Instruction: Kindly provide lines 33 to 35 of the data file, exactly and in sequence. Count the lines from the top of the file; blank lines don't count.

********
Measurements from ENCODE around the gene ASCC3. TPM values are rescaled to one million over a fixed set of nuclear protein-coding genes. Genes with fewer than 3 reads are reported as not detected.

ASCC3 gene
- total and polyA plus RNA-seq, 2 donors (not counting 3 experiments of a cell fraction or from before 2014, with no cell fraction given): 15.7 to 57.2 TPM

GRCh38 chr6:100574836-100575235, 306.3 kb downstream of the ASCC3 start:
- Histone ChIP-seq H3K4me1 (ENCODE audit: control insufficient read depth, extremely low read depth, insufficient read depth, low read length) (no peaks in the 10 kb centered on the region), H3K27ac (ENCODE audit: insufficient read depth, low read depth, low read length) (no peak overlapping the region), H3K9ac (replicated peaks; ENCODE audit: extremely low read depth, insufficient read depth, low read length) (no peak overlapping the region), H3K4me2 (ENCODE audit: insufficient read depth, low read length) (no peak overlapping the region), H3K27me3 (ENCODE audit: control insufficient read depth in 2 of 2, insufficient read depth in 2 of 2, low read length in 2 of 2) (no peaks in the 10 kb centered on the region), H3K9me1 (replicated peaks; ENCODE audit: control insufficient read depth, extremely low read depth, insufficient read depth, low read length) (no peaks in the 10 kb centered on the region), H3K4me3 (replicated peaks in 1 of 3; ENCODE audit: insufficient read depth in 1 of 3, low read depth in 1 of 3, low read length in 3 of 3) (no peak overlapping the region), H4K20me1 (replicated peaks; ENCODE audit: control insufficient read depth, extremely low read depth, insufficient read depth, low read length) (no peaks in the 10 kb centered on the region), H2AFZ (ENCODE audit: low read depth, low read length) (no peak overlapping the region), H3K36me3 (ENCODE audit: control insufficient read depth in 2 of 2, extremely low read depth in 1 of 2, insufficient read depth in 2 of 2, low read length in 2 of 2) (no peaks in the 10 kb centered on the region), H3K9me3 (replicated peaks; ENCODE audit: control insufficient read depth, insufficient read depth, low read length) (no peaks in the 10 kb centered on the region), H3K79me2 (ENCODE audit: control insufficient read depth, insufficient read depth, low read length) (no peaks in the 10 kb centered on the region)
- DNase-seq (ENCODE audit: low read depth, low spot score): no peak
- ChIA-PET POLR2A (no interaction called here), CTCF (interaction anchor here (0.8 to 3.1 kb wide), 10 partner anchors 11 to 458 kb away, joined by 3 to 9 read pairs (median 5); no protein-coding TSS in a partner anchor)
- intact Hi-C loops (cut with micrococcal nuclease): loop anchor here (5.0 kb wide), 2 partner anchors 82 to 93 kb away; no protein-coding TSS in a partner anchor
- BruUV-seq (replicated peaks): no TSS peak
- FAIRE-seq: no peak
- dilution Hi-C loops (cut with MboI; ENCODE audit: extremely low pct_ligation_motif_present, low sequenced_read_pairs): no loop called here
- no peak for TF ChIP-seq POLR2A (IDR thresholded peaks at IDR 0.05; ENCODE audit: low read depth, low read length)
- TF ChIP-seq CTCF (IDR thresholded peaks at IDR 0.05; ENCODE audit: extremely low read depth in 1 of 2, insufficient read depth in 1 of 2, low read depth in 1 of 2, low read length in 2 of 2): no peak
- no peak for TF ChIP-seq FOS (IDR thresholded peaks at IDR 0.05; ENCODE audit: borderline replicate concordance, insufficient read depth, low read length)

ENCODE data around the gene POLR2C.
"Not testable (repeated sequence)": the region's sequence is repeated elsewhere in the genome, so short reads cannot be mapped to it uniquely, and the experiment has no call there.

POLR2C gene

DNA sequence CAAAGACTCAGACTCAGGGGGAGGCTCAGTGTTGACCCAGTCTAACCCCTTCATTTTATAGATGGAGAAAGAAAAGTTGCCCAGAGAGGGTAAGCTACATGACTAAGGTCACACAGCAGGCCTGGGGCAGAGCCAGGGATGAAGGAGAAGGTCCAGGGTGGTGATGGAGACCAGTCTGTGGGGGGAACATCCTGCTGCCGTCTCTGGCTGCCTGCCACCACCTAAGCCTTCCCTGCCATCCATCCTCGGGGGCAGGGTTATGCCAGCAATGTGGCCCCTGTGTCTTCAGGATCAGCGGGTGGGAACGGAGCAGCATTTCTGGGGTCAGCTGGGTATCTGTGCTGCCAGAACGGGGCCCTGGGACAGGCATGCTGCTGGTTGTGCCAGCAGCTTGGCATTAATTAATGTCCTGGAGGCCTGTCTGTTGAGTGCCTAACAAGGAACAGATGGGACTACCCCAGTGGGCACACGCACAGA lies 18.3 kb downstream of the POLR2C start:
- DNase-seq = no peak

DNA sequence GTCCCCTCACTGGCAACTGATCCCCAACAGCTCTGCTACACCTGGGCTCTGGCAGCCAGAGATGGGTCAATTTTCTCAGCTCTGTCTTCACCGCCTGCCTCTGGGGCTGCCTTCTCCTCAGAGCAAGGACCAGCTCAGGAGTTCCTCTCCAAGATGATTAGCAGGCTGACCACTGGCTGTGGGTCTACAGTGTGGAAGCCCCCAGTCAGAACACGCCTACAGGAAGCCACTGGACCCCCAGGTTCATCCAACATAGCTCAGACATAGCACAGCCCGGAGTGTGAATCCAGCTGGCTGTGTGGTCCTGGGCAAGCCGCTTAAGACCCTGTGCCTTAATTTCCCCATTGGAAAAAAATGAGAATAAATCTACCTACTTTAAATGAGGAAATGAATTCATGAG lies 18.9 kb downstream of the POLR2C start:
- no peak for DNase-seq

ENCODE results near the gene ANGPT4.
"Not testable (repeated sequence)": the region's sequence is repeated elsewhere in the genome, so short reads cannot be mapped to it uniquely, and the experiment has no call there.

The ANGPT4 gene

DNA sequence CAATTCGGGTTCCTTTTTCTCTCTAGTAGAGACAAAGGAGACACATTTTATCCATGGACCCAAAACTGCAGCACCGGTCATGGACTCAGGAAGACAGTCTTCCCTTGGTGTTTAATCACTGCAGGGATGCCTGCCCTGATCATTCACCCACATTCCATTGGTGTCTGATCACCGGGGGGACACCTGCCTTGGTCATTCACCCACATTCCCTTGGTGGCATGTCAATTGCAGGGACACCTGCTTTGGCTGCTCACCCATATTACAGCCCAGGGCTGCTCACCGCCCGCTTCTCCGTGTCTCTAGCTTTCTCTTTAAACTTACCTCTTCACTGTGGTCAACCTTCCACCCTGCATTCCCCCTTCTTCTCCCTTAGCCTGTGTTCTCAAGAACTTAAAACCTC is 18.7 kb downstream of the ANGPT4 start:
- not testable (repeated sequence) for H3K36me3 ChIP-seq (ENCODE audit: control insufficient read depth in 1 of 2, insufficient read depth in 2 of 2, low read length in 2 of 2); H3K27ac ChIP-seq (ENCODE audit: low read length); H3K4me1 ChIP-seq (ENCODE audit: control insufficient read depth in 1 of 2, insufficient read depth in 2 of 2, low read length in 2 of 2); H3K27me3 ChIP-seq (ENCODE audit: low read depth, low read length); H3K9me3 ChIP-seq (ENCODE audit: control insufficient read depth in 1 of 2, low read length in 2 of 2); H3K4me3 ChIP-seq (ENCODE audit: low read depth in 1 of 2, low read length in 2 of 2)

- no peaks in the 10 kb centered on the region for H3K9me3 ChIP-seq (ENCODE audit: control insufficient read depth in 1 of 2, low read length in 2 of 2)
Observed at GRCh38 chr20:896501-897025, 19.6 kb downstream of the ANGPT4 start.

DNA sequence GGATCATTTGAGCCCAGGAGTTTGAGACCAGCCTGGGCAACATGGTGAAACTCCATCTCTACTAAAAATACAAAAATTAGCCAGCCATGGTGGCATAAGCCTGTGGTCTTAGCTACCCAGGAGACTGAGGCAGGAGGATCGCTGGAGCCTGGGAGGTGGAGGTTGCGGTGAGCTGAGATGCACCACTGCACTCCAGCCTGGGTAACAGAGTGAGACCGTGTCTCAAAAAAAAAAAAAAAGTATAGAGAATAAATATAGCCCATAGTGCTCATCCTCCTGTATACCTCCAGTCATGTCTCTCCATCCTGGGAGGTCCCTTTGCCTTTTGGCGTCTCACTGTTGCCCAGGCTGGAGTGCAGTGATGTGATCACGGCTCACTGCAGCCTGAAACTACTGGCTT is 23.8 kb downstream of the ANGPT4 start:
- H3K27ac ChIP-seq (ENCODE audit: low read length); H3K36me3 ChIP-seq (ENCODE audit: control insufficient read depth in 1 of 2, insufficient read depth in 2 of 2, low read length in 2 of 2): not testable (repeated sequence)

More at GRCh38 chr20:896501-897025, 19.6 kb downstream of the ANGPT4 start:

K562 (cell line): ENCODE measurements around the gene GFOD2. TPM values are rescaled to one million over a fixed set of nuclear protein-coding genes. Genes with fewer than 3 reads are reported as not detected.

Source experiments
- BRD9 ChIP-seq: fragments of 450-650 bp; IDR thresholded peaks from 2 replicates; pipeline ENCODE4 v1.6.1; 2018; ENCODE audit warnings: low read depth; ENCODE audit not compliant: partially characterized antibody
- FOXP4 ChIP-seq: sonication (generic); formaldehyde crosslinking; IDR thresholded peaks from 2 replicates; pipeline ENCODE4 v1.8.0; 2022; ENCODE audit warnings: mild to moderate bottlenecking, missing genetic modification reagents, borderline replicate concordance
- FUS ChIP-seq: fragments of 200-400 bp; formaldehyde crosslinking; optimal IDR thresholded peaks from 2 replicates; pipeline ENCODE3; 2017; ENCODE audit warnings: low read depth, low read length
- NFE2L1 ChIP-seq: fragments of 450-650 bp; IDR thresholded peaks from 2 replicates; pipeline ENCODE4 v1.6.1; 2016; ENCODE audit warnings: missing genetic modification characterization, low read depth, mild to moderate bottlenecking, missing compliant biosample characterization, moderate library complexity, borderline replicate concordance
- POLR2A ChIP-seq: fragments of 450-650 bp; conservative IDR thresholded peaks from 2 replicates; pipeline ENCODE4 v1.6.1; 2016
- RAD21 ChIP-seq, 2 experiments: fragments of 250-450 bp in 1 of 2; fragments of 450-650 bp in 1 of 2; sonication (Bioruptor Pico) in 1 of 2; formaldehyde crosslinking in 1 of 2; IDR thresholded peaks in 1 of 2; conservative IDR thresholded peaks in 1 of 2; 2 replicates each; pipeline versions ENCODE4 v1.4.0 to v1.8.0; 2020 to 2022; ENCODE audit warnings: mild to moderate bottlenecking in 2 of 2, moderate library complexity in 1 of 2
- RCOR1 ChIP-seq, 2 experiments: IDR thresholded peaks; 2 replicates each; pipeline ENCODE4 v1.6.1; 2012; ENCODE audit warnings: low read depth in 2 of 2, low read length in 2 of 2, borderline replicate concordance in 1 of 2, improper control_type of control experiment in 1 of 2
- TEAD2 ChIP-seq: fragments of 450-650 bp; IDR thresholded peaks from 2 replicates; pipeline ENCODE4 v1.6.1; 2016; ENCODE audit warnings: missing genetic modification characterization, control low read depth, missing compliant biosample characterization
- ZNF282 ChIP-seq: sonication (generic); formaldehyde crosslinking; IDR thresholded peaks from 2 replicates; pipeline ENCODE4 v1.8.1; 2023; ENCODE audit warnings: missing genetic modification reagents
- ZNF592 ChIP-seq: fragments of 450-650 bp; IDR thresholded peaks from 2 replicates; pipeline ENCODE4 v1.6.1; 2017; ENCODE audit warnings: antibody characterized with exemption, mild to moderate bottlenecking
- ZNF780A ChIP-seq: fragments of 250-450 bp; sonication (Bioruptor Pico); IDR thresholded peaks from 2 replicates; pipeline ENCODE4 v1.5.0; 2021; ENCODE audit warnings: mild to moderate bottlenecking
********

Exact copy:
Source experiments
- BRD9 ChIP-seq: fragments of 450-650 bp; IDR thresholded peaks from 2 replicates; pipeline ENCODE4 v1.6.1; 2018; ENCODE audit warnings: low read depth; ENCODE audit not compliant: partially characterized antibody
- FOXP4 ChIP-seq: sonication (generic); formaldehyde crosslinking; IDR thresholded peaks from 2 replicates; pipeline ENCODE4 v1.8.0; 2022; ENCODE audit warnings: mild to moderate bottlenecking, missing genetic modification reagents, borderline replicate concordance